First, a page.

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  • Writer's pictureAbigail Haresign

Lindy Autonomous Zone

In 2020, I moved to New Orleans on a whim. I had tickets to fly somewhere else with the intention of moving, and a week before I was set to go, I changed my flights and arrived at the Louis Armstrong International airport with the idea that maybe I would stay six months. Like many people, I was caught off guard by the vibrancy of life within the city, the harsh realitites expressed in color and sound. It is quite literally inescapable, especially during parade season.


Early on in my time there, I had some opportunities to teach classes, I think I taught one of the very last classes ever at the Rhythmic Arts Center. Then the world shut down for the pandemic.

New Orleans was an interesting place to be during the pandemic because due to the nature of Mardi Gras, the city was one of the initial breakout hot spots and such a community based culture really came to a halt for a while. People would say to me, "Oh it's such a shame that you aren't here for the real New Orleans." Which I always felt was strange becaues without a big influx of tourists the anarcist nature of the city really allowed for authentic community care to sustain one another in ways that probably were less previlant in places where one is less likely to know their neighbors.


As a city that is used to caring for itself and not depending on the government, people took their practices outdoors in ways that were less likely to be happening in colder areas of the world. While masking and distancing still was a big practice I think we returned to music and dancing sooner than other areas of the country.


When things started to pick back up, I led a weekly Wednesday night dance for a few months at a venue in the seventh ward. It was a pay what you can drop in class and it was always followed by a live band.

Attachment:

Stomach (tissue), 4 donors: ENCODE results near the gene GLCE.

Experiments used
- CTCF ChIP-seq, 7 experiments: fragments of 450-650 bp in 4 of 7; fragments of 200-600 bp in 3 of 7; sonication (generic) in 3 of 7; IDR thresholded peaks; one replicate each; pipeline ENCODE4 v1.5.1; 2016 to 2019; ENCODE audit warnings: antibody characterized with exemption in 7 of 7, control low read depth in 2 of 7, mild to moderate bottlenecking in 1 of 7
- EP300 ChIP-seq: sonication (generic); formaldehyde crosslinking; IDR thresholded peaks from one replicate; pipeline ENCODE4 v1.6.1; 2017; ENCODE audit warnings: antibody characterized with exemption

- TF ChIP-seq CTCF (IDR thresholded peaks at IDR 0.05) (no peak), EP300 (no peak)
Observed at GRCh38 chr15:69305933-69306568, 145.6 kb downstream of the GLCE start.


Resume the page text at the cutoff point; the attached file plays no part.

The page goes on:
I also taught some solo jazz classes at the New Orleans Athletic Club. The athletic club was so beautiful and I dreamed about filling that ballroom with dancers from around the world.



All the while, I continued to train and practice my dancing, with others, with masks, with myself, indoors, outdoors, etc. An opportunity to collaborate appeared and I supported by organizing a local level Mix and Match Competition. The Swinging G's performed and the winners of the competition recieved a painting of themselves.



Afterwards, the planning for a larger event began to unfold with the intention of connecting the greater lindy hop community to New Orleans and New Orleans to the greater lindy hop community. After a long time of being disconnected from my larger dance community it was joyful to be able to dance with one another at the return of ILHC in 2021. I was even happy to submit a competition entry with my dance partner Sarah. You can see our submission here and listen to our reflections on the experience of queer lindy hop.





Inspired by the New Orleans Autonomous Zone sign at the old Navel base and the lack of centralized Lindy Hop, I organized an event called the Lindy Autonomous Zone. In its first year people attended from across the US and there were even a handful of international participants. It lasted three days, featured four bands, two contests, and private lessons with three instructors. You can see the music, competitions, and more on the youtube channel. The intention of helping dancers from around the world connect with dancers living in New Orleans was successful.




One of my favorite moments was the impromptu six trombone rendition of Cherokee led by Wes Anderson during the Sunday night Jam at Sunday Swing at Allways Lounge. That was the second highest grossing night Sunday Swing had had up until that point, I hope they continue to grow and sustain as a staple for community dance.


Around this time, French President Macron was in town, and while dancing with some friends, he stopped in to watch us and tip the band. I wrote a blog about how we had the opportunity to be Lindy Hop Ambassadors.



The opportunity to organize a Lindy Hop event was an empowering learning experience. Some of the prizes for LAZ included passes to Lindy Focus and Camp Hollywood which ultmately led me to getting to co-direct the competitions at Lindy Focus in 2022. I am thankful for the support of people that I admire greatly in all the various ways they were able to show up.


Lindy Autonomous Zone will run again this year in about a week. The process of connecting with artists I admire and providing opportunities for people to connect is something I am thankful for.










Thanks for reading.

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